RM: Yeah. I think it’s there in Bavinck, for example. Bavinck is one of the few people in our Neo-Calvinistic tradition who actually talks about the imitation of Christ. What does it mean to be like Jesus? We’ve always said, “If you want to be like Jesus, fulfill the law.” Jesus fulfilled the law and we can’t fulfill it by keeping it, but the third use of the law, it’s also said we need to conform to the law. To be like Jesus is to live in accordance with God’s commands.
Yes, I agree with all of that, but there’s something about the fact that we can look to Jesus. And it isn’t just in some formal sense fulfilling the law, but it’s seeing how he did it, how he reacted to people who picked corn on the Sabbath, those kinds of things.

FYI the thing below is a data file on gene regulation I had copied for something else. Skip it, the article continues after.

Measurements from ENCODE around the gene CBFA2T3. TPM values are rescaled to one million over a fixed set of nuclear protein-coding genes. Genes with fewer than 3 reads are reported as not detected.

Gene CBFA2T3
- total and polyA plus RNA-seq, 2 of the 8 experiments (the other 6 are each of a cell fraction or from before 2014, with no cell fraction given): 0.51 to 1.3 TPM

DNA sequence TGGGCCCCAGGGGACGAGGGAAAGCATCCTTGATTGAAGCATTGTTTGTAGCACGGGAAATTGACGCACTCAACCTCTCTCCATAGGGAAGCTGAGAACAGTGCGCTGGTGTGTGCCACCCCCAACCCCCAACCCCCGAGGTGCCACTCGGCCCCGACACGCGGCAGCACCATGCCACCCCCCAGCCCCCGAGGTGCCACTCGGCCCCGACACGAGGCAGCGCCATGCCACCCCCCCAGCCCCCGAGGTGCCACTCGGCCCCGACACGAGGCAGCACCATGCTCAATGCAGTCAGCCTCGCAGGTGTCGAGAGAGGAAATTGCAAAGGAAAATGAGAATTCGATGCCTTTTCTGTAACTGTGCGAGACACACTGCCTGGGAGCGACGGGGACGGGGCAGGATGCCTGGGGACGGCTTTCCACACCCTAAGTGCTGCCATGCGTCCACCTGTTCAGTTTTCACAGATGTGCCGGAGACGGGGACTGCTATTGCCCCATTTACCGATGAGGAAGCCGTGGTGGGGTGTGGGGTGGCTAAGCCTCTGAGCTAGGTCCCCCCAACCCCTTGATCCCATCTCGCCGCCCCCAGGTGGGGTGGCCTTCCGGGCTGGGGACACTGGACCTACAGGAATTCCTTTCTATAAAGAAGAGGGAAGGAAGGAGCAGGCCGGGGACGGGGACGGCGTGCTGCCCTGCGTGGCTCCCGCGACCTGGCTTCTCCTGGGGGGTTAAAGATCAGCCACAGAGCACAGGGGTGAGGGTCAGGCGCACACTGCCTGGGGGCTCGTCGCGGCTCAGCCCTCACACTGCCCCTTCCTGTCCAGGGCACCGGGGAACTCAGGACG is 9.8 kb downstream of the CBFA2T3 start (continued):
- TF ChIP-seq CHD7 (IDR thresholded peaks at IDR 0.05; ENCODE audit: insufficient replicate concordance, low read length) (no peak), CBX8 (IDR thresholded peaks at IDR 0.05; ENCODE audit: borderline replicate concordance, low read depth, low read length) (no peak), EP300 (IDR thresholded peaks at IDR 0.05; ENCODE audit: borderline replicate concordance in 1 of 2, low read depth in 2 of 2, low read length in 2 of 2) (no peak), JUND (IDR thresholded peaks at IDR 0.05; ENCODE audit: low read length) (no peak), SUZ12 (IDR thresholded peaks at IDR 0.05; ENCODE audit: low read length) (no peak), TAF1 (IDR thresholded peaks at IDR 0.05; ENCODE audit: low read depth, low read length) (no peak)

JS: Yeah, I’m also encouraged that there’s a bit of a Bavinck renaissance happening right now that would just expand the resources we have available for thinking about these things.
RM: Yeah. Apparently, some people are working on retrieving some unpublished notes and lectures that Bavinck had given in ethics that I think we really need. Even in the Dooyeweerdian tradition, it was often hard to find a “sphere” for ethics.
JS: That’s true.
RM: You knew what sphere you were in when you were doing politics or law or other . . . but it wasn’t quite clear where ethics fit into things. So it ended up being very law-oriented. I’m all in favour of that; I think the lawful ordering of creation is a very profound insight of Neo-Calvinism. But if all we have is a lawful ordering of creation, I don’t think we’d always have very nice people. [Laughing]
JS: Right. Now this theme that creation has a lawful order to it, that’s an important insight because it also becomes a platform for collaboration with others. Is that right? So that’s actually a resource to help us think about the common good.